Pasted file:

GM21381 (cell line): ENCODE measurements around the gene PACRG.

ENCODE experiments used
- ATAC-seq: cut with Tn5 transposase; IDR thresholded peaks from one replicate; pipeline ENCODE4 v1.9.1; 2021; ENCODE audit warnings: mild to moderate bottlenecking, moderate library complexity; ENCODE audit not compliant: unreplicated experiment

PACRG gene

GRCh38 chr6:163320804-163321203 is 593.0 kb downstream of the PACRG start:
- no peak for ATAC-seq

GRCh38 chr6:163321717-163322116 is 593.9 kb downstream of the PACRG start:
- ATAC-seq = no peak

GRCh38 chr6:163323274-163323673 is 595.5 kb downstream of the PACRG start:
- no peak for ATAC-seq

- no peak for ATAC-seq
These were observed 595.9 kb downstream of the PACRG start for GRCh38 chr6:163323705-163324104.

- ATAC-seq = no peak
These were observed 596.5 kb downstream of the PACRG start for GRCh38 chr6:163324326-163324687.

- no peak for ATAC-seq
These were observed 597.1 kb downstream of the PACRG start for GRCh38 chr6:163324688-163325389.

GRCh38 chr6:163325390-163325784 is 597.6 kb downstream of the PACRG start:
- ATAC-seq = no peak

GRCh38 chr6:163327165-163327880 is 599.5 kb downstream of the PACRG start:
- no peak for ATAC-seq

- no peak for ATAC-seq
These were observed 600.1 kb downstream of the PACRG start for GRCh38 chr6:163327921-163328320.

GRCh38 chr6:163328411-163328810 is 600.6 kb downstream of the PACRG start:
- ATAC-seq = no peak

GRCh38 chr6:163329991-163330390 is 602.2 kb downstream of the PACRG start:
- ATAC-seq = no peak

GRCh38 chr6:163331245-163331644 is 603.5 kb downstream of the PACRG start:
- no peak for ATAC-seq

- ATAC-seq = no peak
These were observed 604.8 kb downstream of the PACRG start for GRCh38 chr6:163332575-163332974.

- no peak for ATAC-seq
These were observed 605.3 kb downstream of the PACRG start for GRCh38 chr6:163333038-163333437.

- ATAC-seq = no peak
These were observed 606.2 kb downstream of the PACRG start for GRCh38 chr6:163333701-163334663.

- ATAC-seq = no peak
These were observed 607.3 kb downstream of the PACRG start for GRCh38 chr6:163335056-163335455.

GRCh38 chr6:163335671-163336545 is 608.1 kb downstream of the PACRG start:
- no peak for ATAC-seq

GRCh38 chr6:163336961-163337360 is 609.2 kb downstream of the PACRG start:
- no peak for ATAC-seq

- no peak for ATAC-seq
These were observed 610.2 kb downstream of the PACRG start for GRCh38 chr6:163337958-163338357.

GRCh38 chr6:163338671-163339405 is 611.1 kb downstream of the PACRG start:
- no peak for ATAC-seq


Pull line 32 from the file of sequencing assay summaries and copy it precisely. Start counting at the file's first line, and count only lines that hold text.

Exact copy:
These were observed 605.3 kb downstream of the PACRG start for GRCh38 chr6:163333038-163333437.